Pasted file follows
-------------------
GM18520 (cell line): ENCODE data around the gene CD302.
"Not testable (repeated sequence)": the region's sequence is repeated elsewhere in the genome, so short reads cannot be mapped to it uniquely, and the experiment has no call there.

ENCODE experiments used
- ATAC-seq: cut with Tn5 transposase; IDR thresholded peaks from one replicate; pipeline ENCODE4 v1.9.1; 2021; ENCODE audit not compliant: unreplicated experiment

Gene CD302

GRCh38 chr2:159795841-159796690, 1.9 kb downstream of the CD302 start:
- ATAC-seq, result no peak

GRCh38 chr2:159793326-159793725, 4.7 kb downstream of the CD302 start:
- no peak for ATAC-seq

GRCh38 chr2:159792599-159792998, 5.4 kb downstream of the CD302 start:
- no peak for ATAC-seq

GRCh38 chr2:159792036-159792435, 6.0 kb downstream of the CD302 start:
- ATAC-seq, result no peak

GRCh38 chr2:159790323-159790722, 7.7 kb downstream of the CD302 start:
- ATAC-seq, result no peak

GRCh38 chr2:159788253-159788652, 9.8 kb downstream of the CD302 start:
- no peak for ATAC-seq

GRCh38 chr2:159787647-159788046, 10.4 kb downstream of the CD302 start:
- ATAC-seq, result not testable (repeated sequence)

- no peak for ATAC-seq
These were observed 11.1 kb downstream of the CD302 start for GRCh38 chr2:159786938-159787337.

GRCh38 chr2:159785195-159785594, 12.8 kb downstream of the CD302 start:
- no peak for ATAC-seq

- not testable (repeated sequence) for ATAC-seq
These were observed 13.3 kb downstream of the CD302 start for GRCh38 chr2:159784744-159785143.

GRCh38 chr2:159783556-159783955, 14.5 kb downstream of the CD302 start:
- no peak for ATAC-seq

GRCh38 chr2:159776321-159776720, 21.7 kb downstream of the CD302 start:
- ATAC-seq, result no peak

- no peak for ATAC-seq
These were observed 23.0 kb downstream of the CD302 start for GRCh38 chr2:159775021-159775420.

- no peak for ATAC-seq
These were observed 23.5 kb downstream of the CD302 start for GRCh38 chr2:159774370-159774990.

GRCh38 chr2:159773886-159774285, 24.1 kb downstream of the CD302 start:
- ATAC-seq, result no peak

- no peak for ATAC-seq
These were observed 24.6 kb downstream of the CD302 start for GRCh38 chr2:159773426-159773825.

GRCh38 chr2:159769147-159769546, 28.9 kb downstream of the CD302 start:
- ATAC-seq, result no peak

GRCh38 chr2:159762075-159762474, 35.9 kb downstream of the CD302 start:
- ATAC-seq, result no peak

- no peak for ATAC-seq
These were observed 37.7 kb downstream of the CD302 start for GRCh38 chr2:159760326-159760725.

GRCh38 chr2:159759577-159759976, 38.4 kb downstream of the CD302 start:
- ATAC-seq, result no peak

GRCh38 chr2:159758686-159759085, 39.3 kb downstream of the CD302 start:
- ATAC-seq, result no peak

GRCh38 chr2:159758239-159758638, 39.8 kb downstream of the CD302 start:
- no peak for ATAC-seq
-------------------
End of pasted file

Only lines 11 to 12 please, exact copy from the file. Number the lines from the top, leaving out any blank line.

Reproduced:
- no peak for ATAC-seq

GRCh38 chr2:159792036-159792435, 6.0 kb downstream of the CD302 start: